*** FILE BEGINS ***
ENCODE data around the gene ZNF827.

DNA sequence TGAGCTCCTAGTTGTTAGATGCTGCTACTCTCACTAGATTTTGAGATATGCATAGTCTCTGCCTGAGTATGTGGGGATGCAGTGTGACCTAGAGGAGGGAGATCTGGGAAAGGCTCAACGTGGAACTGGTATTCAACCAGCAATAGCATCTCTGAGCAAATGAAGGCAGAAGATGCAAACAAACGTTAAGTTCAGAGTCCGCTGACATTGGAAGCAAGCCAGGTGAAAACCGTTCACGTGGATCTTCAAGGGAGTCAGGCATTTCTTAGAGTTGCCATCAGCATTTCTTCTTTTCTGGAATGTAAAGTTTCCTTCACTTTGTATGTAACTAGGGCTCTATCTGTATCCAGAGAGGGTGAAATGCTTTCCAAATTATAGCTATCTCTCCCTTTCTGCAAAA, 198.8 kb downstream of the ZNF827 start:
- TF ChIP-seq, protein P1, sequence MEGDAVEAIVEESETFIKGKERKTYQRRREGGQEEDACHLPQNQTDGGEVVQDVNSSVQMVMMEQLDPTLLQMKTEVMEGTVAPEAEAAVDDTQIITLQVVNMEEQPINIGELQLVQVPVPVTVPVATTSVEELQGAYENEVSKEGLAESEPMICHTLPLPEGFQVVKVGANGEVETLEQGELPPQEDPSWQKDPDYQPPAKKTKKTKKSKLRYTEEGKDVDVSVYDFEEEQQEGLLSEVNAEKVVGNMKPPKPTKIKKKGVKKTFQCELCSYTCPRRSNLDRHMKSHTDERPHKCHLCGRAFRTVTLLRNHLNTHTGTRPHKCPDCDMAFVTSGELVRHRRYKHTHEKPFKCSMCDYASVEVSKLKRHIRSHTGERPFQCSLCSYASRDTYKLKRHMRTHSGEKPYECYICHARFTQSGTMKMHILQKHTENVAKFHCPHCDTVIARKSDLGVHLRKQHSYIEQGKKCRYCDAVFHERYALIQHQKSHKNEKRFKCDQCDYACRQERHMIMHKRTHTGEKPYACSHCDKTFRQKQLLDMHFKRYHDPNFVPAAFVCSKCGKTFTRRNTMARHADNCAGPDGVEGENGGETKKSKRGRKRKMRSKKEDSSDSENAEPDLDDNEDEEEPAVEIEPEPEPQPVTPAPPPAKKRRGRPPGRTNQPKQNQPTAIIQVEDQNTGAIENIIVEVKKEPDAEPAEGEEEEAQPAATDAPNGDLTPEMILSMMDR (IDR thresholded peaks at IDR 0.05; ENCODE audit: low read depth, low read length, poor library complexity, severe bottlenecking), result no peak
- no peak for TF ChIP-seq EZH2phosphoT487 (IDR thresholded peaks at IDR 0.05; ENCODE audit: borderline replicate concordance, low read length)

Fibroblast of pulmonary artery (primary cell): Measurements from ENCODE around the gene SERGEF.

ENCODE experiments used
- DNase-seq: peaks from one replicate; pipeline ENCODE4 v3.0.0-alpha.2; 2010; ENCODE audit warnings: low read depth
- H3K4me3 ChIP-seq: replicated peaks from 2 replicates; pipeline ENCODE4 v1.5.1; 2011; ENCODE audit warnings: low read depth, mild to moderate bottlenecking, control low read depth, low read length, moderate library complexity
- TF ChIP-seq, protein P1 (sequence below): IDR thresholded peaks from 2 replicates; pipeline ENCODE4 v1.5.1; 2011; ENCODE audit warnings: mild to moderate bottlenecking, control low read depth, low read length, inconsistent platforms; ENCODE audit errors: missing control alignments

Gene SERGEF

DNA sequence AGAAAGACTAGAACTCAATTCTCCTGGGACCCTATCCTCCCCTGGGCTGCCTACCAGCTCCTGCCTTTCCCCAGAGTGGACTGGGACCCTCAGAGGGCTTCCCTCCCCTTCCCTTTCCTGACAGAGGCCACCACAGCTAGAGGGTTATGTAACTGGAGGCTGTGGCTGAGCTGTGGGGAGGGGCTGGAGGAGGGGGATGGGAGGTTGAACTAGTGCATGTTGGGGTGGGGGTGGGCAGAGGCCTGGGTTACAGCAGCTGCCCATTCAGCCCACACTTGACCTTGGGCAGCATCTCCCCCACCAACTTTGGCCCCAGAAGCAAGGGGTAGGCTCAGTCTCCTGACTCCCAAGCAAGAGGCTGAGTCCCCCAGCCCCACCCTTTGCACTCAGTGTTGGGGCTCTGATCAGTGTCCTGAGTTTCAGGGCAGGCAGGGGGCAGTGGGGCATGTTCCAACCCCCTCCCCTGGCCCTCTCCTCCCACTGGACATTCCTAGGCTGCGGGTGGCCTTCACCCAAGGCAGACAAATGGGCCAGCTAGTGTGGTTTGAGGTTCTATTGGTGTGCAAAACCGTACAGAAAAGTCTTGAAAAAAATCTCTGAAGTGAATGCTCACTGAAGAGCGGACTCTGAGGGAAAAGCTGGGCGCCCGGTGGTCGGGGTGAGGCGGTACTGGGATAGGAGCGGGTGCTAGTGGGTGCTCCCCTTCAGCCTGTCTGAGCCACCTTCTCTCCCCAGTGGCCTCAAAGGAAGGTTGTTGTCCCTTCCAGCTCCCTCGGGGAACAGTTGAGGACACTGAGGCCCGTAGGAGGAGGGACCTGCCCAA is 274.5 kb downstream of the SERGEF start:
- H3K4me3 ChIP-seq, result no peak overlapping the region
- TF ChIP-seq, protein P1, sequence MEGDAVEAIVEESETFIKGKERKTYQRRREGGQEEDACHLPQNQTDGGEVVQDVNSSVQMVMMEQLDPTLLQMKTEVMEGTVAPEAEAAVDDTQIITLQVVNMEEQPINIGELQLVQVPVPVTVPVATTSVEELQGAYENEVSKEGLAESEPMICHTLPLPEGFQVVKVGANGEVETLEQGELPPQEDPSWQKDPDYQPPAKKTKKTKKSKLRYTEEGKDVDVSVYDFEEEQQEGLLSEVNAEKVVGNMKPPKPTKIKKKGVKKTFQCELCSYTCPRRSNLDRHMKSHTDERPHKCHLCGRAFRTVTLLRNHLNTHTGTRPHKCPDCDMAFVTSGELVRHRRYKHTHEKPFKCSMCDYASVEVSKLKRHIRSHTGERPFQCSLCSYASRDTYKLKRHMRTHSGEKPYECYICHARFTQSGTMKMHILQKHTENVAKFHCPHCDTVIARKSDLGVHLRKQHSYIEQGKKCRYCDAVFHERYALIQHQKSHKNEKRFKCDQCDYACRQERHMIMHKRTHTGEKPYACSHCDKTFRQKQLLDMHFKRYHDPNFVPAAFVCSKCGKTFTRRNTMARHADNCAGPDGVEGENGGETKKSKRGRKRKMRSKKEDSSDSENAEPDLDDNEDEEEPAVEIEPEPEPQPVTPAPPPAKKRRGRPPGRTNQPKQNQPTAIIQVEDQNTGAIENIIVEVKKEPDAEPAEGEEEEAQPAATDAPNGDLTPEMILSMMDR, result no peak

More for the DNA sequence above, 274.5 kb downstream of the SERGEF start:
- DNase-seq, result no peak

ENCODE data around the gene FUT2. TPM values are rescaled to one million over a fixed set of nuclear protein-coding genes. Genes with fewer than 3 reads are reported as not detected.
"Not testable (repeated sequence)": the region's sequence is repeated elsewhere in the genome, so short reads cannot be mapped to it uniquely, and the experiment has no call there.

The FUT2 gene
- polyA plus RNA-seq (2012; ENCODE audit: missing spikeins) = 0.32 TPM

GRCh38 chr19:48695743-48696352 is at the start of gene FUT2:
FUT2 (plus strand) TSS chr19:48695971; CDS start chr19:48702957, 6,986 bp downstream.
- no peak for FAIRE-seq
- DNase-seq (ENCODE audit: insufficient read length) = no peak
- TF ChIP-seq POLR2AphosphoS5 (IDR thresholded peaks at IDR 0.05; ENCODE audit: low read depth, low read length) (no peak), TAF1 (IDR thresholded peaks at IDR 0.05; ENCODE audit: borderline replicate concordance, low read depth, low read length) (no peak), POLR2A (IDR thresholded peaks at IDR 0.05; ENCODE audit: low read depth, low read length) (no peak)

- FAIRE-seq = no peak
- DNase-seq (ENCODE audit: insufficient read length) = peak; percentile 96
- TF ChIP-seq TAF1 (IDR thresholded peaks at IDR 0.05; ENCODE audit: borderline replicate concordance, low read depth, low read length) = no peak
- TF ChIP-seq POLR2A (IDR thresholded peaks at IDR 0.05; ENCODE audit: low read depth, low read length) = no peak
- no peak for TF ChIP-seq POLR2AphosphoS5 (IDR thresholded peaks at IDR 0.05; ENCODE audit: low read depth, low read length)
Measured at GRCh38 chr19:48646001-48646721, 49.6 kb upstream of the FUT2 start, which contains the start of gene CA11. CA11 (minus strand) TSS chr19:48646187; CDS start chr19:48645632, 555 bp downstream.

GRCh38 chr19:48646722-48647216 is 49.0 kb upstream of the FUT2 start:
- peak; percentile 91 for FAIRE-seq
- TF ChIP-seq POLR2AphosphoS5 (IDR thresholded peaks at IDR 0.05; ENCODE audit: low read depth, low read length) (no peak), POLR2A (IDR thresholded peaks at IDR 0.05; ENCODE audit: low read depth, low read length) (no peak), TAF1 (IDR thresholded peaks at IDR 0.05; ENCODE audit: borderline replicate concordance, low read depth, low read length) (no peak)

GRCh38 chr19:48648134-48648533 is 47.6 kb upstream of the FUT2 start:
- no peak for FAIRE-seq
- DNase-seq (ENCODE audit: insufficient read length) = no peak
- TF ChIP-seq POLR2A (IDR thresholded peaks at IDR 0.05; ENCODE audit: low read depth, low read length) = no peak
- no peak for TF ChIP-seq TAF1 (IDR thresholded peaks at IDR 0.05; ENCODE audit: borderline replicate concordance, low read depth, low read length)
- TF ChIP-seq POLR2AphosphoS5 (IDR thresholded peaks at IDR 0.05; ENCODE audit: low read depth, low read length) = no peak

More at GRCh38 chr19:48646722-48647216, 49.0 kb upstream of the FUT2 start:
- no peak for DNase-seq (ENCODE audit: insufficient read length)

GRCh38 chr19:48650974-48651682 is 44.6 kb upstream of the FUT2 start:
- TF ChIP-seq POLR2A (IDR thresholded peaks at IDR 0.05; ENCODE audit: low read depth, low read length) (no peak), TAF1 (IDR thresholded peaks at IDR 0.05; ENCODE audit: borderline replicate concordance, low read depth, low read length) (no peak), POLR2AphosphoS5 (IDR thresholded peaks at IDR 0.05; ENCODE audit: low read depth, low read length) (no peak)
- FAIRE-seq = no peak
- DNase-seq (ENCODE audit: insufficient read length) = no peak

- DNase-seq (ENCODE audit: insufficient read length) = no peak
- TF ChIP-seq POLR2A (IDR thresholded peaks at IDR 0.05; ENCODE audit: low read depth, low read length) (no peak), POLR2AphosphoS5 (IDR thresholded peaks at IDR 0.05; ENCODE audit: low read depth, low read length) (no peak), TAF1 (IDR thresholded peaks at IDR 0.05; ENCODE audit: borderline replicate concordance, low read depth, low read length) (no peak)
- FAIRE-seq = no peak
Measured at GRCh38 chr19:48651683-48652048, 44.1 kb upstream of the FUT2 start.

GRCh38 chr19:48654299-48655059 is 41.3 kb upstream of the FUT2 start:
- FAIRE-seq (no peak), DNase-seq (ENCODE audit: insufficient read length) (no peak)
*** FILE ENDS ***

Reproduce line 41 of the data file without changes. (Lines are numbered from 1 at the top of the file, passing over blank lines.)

- no peak for DNase-seq (ENCODE audit: insufficient read length)